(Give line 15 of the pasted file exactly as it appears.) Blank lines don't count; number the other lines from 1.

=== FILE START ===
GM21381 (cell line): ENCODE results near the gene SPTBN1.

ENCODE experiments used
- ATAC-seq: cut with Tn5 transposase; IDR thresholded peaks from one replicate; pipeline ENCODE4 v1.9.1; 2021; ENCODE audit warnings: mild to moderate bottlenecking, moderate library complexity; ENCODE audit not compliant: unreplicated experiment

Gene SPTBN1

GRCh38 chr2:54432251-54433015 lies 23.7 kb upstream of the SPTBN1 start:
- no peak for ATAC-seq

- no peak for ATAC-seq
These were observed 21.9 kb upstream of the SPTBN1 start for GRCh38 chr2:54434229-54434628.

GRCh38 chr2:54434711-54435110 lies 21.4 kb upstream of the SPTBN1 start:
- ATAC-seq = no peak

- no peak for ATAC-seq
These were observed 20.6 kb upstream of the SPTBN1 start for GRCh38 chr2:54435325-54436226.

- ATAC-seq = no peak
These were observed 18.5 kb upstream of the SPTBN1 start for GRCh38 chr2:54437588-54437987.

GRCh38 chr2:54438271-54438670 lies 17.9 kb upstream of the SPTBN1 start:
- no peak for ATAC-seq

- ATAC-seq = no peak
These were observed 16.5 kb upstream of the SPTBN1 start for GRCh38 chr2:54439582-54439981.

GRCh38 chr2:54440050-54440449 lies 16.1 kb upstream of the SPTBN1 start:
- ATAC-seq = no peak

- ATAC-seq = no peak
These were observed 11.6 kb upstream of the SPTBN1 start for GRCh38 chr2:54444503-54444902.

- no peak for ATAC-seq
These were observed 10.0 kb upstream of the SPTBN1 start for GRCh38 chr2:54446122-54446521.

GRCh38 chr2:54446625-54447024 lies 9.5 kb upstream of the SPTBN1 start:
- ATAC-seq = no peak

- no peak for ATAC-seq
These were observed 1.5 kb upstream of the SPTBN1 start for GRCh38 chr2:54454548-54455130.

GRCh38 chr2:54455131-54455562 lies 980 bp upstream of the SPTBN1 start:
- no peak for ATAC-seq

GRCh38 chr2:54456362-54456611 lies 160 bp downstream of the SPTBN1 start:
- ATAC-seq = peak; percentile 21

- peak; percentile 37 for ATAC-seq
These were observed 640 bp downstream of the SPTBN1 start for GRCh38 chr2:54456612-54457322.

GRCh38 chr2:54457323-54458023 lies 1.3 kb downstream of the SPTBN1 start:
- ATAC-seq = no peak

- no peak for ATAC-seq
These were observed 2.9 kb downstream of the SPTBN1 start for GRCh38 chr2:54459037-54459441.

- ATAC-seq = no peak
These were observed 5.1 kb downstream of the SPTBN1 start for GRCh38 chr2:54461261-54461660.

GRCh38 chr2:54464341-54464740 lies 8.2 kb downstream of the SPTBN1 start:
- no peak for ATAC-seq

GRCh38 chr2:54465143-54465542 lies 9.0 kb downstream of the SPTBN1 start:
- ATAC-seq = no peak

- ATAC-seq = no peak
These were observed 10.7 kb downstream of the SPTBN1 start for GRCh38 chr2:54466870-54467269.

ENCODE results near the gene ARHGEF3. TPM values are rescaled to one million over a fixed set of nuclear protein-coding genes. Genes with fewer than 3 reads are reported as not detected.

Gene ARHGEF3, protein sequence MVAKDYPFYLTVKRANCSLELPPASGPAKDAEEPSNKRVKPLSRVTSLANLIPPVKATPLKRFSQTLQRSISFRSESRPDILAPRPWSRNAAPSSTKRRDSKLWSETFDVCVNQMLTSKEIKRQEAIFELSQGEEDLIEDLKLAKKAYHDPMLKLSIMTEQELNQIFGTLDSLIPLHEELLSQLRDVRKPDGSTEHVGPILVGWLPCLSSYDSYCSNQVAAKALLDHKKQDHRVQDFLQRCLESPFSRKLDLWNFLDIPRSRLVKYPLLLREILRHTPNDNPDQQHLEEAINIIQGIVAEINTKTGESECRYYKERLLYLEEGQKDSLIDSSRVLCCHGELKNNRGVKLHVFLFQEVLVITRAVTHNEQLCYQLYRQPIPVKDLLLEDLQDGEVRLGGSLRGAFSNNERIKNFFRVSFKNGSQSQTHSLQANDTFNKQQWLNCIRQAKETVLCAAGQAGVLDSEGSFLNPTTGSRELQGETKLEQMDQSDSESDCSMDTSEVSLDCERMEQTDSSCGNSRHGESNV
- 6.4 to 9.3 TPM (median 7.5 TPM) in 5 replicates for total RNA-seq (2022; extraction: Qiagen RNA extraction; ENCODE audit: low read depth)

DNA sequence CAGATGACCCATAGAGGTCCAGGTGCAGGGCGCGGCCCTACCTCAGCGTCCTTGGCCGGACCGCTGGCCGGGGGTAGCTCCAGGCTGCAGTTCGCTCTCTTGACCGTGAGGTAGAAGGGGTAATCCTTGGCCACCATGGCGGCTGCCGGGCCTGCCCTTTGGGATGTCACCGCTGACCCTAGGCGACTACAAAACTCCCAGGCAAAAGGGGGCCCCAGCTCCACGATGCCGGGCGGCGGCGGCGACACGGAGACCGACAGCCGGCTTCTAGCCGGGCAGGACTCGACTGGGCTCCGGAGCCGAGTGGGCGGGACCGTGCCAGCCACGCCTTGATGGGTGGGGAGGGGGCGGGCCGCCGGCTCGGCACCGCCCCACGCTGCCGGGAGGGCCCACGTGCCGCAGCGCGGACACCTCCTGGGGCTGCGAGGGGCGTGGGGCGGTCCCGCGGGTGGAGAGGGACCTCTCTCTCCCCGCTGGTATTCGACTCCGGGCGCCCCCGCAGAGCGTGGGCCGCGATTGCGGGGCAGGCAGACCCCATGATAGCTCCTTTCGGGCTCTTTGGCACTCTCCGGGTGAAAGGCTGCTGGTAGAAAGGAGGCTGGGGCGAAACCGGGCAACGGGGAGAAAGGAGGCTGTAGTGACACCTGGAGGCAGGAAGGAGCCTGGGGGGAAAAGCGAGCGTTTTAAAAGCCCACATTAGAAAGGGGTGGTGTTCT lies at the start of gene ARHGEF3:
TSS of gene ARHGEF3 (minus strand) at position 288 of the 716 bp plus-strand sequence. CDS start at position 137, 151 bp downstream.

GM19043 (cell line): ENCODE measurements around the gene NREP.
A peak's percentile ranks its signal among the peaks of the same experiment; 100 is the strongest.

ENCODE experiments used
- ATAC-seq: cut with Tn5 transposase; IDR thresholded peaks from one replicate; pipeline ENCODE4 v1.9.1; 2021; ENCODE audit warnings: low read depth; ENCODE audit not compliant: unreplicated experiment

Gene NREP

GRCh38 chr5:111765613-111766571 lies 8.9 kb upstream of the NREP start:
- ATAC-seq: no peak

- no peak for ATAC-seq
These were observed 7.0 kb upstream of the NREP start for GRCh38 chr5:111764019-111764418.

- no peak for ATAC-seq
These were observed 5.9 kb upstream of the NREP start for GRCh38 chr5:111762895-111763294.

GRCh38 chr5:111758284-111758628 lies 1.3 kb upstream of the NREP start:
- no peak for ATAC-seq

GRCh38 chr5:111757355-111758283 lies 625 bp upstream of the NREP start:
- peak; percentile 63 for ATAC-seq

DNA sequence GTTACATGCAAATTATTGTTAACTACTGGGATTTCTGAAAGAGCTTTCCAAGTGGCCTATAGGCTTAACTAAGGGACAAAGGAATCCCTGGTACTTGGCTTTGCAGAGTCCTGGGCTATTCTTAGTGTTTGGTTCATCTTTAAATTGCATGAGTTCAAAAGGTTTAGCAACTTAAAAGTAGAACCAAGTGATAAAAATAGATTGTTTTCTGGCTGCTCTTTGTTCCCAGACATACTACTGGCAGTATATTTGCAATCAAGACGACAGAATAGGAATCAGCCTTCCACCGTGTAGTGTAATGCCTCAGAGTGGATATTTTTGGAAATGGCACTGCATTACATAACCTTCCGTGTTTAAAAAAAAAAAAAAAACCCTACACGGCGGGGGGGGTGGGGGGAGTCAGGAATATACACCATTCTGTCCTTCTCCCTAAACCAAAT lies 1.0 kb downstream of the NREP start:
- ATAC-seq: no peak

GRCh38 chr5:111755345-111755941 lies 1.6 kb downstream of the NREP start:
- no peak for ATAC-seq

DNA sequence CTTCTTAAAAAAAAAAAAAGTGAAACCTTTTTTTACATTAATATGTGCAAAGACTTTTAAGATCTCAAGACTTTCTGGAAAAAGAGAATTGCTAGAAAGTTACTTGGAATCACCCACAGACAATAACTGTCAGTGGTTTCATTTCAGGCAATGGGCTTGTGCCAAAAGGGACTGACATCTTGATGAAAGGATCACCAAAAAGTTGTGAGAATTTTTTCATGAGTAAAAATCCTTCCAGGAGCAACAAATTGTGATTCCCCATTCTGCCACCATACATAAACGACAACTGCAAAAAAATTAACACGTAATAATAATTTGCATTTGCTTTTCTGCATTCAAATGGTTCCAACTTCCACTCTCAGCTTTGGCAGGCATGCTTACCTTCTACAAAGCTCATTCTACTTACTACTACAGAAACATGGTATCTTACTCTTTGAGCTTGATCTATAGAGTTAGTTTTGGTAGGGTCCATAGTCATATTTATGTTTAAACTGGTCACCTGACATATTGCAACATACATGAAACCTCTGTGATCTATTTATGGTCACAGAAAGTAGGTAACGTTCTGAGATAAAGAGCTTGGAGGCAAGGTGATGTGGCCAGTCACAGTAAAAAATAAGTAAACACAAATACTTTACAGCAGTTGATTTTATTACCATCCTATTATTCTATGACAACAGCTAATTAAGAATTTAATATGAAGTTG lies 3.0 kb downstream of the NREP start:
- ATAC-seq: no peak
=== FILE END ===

GRCh38 chr2:54438271-54438670 lies 17.9 kb upstream of the SPTBN1 start: